A Norfolk U.S. District Court says the federal government may enforce liens against a delinquent taxpayer’s home and foreclose upon the home to collect $179,727.84 for unpaid income tax assessments, penalties and statutory interest.
In 2004, defendant transferred his interest in the property to himself and to his wife, who was his fiancée at the time of the transfer, through a deed of gift. He argues the federal tax liens are invalid because his wife is protected, under a statutory exemption, as a “purchaser” who paid adequate and full consideration for her interest in the real property and had no knowledge of the federal tax liens at the time she acquired that interest.
Defendant also presents evidence of an earlier arrangement prior to his marriage to his present wife.
Under that arrangement, he and his present wife, prior to their marriage, entered into an agreement in March 2001 in which she was required to pay $1,000 per month to defendant and provide food and other household products while she and her son lived at the property. Despite defendant’s contentions to the contrary, there is no evidence to suggest this agreement represented a bargain for or exchange of something of value in return for an interest in the property. Instead, the undisputed facts show that the monthly $1,000 payments were mere payments in the nature of rent rather than any consideration for any interest in the property. Defendant did not convey and she did not obtain an interest in the property until 2004, only after defendant and his previous wife divorced. There is no evidence that at the time of the transfer, defendant and his present wife bargained for or exchanged anything of value in consideration for defendant giving an interest in the property to his present wife.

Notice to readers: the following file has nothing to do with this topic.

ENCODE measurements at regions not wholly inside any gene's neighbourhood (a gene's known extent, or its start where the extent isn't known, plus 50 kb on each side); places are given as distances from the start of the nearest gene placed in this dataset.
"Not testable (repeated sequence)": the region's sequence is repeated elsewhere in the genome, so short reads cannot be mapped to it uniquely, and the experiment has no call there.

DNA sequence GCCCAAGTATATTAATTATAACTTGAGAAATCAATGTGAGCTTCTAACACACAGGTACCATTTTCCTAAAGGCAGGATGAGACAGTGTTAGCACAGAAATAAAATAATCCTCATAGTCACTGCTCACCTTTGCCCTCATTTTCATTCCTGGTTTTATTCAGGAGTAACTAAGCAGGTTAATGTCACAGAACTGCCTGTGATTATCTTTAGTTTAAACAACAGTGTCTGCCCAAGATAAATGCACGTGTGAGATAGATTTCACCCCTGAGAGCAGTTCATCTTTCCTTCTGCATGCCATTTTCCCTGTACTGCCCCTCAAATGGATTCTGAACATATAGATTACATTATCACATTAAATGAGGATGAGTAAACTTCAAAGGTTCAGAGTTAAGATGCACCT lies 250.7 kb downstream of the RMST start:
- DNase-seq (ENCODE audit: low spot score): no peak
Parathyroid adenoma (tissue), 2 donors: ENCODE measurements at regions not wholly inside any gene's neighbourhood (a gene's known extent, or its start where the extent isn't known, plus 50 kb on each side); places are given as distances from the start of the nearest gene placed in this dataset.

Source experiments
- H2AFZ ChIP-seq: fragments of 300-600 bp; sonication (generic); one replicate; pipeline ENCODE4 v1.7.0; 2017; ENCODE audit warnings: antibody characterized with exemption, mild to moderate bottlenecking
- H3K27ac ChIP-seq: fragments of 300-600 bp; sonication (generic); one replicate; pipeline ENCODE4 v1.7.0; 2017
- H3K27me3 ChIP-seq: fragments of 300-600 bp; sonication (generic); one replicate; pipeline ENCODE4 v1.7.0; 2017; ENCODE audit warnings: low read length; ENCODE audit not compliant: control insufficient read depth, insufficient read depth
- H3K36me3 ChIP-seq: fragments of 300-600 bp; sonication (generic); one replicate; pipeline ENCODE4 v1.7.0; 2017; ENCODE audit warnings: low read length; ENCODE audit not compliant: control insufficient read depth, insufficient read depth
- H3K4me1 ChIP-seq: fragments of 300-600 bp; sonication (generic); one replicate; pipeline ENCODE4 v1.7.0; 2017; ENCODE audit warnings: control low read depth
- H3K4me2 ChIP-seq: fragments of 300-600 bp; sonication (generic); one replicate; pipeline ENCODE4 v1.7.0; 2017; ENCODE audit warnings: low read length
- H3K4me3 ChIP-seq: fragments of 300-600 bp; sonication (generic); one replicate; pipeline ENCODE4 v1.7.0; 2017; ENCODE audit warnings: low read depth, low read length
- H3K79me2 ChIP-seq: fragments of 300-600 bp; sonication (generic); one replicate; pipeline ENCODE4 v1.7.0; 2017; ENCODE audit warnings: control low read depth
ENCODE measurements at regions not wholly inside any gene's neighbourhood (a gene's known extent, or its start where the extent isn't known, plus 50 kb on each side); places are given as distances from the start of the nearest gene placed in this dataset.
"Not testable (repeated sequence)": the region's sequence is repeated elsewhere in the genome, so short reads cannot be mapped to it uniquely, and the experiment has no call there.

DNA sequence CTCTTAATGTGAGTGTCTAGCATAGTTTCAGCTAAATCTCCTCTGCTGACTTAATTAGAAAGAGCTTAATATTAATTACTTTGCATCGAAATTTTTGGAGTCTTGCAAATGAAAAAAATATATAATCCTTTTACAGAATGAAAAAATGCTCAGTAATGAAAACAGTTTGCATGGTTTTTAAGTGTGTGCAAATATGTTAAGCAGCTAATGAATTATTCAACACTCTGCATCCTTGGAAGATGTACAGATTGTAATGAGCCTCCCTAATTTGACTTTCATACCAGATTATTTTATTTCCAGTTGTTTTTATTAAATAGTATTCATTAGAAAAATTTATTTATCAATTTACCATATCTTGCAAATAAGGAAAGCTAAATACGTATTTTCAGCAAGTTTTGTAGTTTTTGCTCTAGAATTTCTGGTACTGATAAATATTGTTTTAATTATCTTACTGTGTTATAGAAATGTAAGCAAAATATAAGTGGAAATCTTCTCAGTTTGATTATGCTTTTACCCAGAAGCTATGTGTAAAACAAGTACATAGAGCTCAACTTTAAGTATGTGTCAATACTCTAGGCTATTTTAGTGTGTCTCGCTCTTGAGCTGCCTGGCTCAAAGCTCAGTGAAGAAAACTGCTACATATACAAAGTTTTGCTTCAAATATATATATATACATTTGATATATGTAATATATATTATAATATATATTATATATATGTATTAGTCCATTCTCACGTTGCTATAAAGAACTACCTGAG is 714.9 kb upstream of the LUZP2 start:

Based on the undisputed evidence, the weight of the factors in iiiU.S. v. Rodgers,iii 461 U.S. 677 (1983), militates toward ordering foreclosure. Although defendant’s wife will surely face some hardship as a result of a foreclosure, such hardship is not outweighed by the government’s paramount interest in collecting taxes, particularly in light of defendant’s persistent failure to concede to collection. Following payment of all outstanding liabilities, she will receive a portion of any remaining funds as a holder of interest in the property. While such funds may not equal the $40,000 paid by wife to defendant between the time she moved to the property and the transfer of the interest to her, the evidence demonstrates such payments were in the nature of rent rather than payments for an equity interest in the property.
Summary judgment for the government.
U.S. v. Register (Davis, J.) No. 2:09cv161, June 11, 2010; USDC at Norfolk, Va.; Allie C. Yang-Green for plaintiff; Michael P. Cotter for defendants. VLW 010-3-446, 25 pp.